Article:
Romanticism and Theatrical Experience

I recently read Jonathan Mulrooney's book Romanticism and Theatrical Experience. It provides an excellent analysis of the actor Edmund Kean, the critic William Hazlitt, and the poet and playwright John Keats. It also delves into how each of these three figures in turn influenced one another.

The first part of the book is divided into two sections, one on theater and the daily news, and another on Britain's theatrical press during the first three decades of the nineteenth century. As Mulrooney observes, the eighteenth century had always had people writing about the theater in periodicals, but it wasn't until the end of that century that audiences were able to read day after day the events that had just taken place in the playhouses at Drury Lane and Covent Garden.

According to Mulrooney, the role of the reviewer shifted from being an advertiser to being an independent reporter. Reviews became longer and more substantial. A watershed moment came with the Old Price Riots, when audiences at Covent Garden disrupted performance night after night to protest an increase in ticket prices. After that, reviewers took to both giving their aesthetic judgments on plays and reporting how they saw audiences respond during the evening. Even people who were not there that night could then participate in the performances vicariously.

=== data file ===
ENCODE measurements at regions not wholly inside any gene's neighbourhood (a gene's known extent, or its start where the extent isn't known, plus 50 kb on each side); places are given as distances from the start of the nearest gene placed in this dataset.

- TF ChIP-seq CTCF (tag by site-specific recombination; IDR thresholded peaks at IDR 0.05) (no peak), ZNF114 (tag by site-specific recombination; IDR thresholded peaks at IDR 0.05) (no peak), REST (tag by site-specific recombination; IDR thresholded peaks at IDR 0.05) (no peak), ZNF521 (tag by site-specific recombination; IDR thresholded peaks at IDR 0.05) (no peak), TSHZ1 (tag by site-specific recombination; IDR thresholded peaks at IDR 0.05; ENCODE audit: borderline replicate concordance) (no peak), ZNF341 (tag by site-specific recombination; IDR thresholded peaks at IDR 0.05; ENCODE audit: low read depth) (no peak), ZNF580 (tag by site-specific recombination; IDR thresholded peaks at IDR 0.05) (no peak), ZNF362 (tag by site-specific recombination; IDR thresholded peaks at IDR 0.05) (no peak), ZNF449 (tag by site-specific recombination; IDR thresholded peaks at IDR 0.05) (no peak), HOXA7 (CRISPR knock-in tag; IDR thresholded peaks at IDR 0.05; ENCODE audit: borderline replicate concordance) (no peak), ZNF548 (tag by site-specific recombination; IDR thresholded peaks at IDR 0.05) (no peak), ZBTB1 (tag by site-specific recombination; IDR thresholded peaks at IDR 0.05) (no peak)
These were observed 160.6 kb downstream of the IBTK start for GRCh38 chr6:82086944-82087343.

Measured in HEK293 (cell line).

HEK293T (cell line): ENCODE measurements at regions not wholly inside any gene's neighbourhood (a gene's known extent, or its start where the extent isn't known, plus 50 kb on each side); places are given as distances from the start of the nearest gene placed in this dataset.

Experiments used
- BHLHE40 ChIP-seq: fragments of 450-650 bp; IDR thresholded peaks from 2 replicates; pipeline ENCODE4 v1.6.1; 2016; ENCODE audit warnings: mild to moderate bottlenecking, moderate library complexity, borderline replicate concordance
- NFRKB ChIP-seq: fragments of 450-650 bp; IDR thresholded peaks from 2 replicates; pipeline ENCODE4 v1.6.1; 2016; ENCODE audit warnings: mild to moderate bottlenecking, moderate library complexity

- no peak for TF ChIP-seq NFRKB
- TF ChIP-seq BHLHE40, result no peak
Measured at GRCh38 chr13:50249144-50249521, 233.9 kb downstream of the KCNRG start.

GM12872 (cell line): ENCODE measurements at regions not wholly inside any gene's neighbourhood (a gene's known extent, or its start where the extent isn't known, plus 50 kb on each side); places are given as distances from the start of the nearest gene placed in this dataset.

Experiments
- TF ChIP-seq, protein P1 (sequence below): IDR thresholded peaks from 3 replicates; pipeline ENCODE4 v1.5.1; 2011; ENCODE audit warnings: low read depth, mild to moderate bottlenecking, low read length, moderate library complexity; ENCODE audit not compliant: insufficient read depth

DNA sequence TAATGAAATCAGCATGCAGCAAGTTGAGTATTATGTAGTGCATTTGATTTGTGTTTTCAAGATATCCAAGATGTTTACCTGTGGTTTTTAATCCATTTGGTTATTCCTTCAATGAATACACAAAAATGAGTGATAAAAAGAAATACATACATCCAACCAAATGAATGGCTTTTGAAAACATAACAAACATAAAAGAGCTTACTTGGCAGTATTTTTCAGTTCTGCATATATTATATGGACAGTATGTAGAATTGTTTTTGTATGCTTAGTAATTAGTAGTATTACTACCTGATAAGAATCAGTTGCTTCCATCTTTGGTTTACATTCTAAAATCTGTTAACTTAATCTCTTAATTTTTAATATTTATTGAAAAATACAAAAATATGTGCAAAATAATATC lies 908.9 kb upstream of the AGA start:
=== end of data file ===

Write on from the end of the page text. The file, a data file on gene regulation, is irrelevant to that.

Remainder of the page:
Mulrooney next details the different theatrical periodicals available in London from 1800 to 1830. The Theatrical Gazette, for instance, though it didn't last long, was able to give accounts of both Drury Lane and Covent Garden throughout the 1815-1816 season, focusing on alternating houses each night. Of more lasting importance was the Examiner, founded by Leigh and John Hunt. Mulrooney finds the Examiner to be "the most innovative periodical to publish theatrical criticism in the Romantic-period" because it represented theater "as a public experience equal to politics and commerce."